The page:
Migration from Unrecognised college to a recognised college is barred under MCI regulations: Supreme Court

On Tuesday, the Supreme Court held that migration couldn’t be permitted from an unrecognised medical college to a recognised one as per Regulation 6 of Medical Council of India Regulations regarding Graduate Medical Education, 1997.

This observation was made when the Court was hearing MCI’s challenge to a Rajasthan High Court judgement that allowed such migration and ruled that the term migration referred to in sub-clause 2 of Regulation 6 is not limited to Schedule 1 of MCI Act, but it has a much broader scope. The Court further opined that all colleges allowed to impart medical education are deemed to be recognised colleges to consider migration applications.

While setting aside the High Court order, the Supreme Court stated that Regulation six’s interpretation was patently erroneous. The COurt opined that Regulation 6 subclause 2 provides for migration between two recognised colleges. The term migration cannot be interpreted without reference to Regulation, which clearly states that both colleges should be recognised u/s 11(2) Act.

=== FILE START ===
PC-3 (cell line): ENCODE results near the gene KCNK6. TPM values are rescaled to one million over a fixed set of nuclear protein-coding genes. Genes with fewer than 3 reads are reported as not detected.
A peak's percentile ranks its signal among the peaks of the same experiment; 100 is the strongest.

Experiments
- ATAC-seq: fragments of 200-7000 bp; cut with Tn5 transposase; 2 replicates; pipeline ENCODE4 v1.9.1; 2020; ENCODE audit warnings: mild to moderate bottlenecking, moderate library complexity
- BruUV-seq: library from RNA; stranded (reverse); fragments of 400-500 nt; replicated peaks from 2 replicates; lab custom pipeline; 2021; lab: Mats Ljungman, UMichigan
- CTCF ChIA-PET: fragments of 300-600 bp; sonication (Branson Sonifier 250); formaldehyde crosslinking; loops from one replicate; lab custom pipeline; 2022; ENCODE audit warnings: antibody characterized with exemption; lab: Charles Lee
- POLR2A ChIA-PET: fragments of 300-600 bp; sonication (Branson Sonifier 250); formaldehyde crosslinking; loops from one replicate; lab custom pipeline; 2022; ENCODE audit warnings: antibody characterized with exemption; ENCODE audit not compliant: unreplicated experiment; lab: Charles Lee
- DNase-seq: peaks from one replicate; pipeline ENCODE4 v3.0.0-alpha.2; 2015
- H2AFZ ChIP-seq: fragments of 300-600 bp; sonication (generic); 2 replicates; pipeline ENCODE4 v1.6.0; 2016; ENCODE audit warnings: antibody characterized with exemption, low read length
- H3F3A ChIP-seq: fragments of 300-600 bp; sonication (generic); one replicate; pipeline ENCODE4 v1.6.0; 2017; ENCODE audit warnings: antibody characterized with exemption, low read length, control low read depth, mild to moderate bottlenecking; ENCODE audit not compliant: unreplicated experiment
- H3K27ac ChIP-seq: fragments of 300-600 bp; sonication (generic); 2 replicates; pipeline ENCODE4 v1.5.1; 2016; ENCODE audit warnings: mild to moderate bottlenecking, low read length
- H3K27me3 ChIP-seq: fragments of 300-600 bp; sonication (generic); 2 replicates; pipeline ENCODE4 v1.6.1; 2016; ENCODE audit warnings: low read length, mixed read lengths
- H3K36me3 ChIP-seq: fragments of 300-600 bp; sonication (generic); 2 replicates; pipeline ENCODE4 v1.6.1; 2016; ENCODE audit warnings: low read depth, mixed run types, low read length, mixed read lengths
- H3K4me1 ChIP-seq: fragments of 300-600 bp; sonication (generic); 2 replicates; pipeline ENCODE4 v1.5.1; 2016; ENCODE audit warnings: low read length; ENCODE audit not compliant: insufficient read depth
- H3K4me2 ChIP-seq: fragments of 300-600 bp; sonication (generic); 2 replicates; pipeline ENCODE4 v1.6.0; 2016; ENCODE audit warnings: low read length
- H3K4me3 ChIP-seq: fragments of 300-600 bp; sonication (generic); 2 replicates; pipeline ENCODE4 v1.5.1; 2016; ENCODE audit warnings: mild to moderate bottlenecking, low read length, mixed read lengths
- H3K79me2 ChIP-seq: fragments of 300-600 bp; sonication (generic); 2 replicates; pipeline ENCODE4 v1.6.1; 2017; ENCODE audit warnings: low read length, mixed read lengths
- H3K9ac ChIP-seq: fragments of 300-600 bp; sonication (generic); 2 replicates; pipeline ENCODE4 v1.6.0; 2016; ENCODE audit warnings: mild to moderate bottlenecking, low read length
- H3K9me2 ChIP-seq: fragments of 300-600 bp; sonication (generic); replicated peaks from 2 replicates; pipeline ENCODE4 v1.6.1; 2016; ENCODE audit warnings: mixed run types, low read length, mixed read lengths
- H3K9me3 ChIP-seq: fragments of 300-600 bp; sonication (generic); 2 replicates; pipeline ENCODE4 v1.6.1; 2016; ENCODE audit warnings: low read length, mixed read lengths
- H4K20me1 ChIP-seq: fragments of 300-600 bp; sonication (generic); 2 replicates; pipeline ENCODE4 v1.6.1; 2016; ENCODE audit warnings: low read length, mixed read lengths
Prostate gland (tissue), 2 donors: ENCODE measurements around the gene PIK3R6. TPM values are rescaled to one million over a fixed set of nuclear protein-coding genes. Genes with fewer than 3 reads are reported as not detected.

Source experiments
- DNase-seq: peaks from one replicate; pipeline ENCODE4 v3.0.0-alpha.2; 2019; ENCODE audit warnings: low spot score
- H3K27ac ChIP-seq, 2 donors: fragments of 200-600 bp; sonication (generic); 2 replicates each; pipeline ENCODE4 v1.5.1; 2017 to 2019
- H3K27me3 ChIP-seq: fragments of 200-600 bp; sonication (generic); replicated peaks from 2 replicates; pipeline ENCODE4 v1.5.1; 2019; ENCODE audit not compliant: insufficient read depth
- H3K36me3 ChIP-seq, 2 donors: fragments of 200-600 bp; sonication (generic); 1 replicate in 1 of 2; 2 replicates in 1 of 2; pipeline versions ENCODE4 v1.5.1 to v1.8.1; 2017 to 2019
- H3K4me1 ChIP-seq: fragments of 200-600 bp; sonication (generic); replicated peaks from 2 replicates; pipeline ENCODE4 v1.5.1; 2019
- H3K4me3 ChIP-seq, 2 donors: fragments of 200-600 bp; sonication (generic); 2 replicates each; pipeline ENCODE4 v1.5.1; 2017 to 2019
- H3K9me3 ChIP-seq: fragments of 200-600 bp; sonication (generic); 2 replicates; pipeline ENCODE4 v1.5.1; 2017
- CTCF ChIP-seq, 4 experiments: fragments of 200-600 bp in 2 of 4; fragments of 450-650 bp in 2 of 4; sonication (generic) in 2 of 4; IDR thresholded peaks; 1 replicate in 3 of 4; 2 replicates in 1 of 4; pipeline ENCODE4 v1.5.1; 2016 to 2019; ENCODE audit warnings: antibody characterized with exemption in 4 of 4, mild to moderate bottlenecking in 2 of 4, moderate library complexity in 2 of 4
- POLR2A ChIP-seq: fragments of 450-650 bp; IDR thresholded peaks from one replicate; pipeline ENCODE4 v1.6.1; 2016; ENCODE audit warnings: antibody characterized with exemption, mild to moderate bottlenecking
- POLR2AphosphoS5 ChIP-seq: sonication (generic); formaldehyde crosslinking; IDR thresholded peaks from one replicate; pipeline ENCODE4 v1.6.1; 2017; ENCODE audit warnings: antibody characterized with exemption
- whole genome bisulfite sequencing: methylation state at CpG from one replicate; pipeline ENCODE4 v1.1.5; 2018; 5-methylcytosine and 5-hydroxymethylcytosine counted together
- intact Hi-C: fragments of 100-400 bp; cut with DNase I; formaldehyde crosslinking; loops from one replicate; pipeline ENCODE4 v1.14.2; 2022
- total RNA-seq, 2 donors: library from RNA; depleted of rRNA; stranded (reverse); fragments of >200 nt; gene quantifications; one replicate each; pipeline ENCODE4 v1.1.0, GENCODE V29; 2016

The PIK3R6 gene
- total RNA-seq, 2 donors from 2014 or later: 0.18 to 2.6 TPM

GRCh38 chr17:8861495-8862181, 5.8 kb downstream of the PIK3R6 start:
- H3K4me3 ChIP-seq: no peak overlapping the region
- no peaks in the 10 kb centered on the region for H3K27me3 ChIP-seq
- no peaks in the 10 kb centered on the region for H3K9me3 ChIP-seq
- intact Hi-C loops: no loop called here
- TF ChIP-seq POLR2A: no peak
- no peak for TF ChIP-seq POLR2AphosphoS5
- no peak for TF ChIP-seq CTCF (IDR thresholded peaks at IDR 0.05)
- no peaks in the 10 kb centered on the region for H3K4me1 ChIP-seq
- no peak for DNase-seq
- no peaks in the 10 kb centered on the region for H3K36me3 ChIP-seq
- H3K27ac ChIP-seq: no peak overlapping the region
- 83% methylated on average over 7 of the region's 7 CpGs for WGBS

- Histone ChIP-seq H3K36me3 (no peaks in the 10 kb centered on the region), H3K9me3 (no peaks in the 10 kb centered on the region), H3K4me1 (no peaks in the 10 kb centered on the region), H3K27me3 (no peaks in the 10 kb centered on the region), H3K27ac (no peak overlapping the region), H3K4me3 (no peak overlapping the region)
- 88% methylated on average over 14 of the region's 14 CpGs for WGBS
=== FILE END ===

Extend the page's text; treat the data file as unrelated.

Facts of the Case:-

Respondent no.1 was admitted to the first batch of MBBS course of Ananta Institute of Medical Science & Research Centre. Still, she requested the Board to migrate to SN Medical College, Jodhpur. She admitted no objection certificates issued by her current medical college. However, the Board rejected her application because such migration was not permitted clause 6(2) of Migration Rules.

Aggrieved, the respondent moved the High Court, where her petition was allowed. MCI filed an appeal, but the same was rejected by the Division Bench of the High Court.

Case Before the Supreme Court

When the case reached the Supreme Court, the Bench stated that the High Court order was patently erroneous. The Court remarked that the Regulation clearly states that there cannot be any migration from an unrecognised college to a recognised one. Regulation 6(2) migration is only possible if both the colleges are recognised u/s 11(2) of the Indian Medical Council Act.

The Court remarked that the term migration could not be read without referring to Regulation that clearly states that both the colleges should be recognised u/s 12(2). As the college where the respondent is currently studying is not recognised, migration cannot be permitted.

Hon’ble Court set aside the High Court judgement and disposed of the case.

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